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Preparing for Post-Janus Litigation: An Insurance Perspective

October 25th, 2018

By: Linda M. Martin and Lauren M. Hoye

Preparing for Post-Janus Litigation: An Insurance PerspectiveSince the U.S. Supreme Court issued its decision in Janus v. AFSCME back in June, plaintiffs backed by right-wing anti-union groups have been engaged in a full-fledged assault on public sector labor unions. As part of that assault, many unions have received correspondence from bargaining unit members (and anti-union groups on behalf of bargaining unit members) demanding that the unions reimburse them for any and all union dues paid. Putting aside the merits of such a demand, this blog post focuses on what steps unions should take from an insurance perspective to best protect themselves upon receipt of such correspondence.

When a union receives a letter from a bargaining unit member demanding that his or her union dues be refunded, the union should promptly notify its insurance broker of the correspondence (assuming that the union is not self-insured). This is true for each letter that the union receives – even if the union receives multiple letters from the same anti-union group on behalf of different bargaining unit members. Most insurance policies have a notice provision requiring an insured to notify it of any circumstance that may lead to an insurance claim down the line. In light of the Janus decision, it is possible that a request for a refund of union dues could lead to litigation. The notice period in insurance policies differs – it could be a 30-day notice or a 90-day notice. Therefore, unions should notify the broker of such letters promptly. Failure to notify an insurer of a circumstance that may lead to litigation within the notice period may result in the insurer denying the union’s claim should it be sued by that individual subsequent to the union’s receipt of the letter. If a union is not satisfied with or is concerned about the broker’s response, the union can always ask the broker for a contact at the insurance company and notify the insurance company directly.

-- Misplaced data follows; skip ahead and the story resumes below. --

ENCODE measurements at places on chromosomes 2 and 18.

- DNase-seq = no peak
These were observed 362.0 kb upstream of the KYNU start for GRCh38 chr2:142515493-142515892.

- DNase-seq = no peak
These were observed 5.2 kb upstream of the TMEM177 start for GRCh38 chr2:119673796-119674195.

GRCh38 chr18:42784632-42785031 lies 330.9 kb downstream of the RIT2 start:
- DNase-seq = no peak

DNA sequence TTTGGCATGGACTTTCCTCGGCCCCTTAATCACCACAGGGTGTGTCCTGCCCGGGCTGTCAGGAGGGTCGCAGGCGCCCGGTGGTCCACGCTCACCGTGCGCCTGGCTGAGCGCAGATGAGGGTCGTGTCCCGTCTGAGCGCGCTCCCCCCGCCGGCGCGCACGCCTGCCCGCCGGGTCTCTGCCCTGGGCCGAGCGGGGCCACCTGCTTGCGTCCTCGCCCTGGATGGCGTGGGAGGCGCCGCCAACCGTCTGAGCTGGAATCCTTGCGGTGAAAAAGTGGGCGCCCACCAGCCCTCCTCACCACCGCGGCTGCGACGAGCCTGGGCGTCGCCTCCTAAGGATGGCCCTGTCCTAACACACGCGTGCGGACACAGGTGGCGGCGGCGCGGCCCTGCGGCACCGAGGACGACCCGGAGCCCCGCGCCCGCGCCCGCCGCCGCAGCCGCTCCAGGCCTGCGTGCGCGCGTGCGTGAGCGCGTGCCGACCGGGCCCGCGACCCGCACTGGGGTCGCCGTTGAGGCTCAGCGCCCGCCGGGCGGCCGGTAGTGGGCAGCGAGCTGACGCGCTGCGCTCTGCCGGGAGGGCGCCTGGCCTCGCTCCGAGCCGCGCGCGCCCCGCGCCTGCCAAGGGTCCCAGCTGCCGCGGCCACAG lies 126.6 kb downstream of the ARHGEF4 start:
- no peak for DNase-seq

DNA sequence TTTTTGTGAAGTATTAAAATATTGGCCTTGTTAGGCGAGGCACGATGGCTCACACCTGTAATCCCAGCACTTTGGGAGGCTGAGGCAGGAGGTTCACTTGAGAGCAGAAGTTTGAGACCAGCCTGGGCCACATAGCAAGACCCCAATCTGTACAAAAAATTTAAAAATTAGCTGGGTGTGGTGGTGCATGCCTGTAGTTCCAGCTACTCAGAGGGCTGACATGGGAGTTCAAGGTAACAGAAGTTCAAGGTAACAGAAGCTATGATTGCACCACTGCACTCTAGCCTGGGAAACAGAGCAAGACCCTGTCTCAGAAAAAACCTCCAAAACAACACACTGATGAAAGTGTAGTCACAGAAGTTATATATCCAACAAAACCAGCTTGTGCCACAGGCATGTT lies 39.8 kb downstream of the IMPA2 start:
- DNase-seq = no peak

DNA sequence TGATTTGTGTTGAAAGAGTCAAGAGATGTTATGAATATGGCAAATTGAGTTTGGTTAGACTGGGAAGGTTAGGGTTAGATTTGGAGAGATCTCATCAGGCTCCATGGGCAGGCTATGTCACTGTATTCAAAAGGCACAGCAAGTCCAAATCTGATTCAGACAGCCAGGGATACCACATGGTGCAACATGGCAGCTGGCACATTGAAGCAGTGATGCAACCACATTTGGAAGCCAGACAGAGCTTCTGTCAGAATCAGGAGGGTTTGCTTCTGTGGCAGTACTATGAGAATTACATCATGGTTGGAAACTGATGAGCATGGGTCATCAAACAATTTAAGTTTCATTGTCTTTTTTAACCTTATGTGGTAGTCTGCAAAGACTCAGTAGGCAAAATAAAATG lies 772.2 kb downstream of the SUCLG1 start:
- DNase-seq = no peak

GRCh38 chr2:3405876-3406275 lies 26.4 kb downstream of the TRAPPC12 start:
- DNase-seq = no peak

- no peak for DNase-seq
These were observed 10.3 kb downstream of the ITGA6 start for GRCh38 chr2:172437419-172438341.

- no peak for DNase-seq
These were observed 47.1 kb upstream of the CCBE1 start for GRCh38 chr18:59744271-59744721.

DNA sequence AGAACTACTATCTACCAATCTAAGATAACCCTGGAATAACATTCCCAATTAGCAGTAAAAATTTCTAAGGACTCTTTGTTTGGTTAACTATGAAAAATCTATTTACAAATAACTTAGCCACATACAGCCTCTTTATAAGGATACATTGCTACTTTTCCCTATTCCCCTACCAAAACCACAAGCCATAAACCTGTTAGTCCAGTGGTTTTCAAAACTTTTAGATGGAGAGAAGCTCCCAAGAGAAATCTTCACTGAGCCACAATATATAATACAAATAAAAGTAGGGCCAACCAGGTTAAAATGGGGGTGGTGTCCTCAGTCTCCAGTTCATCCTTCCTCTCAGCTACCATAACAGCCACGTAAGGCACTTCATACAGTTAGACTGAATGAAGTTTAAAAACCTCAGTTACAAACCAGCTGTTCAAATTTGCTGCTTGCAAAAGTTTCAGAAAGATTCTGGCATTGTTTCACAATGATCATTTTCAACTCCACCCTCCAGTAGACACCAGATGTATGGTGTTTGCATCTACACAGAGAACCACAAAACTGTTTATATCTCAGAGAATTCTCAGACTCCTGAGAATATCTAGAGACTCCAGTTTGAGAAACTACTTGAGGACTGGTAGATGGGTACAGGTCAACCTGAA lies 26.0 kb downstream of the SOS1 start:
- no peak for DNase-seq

When the insurance carrier receives notice of a potential claim, it does not typically open a claim file. Instead, it places the notice in a hold file and will follow up with the union from time to time for status. The insurance carrier’s underwriters are typically not notified of the potential claim and therefore, the union may not need to worry that its rates will increase because it put the insurance carrier on notice of a potential claim. Generally, the underwriters will be advised if a lawsuit or agency charge is actually filed because the insurer will then begin to incur costs. You should contact your insurance carrier or broker for specific information about how the carrier will process the notice of a potential claim if you have questions or concerns about this.

Of course, unions should follow the same course of action in terms of notice to the insurance carrier when they receive a National Labor Relations Board or Pennsylvania Labor Relations Board charge, an Equal Employment Opportunity Commission charge, a Pennsylvania Human Relations Commission complaint, and/or a lawsuit.

If you have received a letter like the one described in this blog post and are unsure of what to do next, please contact Willig, Williams & Davidson union and labor law attorney Linda Martin at (215) 656-3665 or Lauren Hoye at (215) 656-3687.

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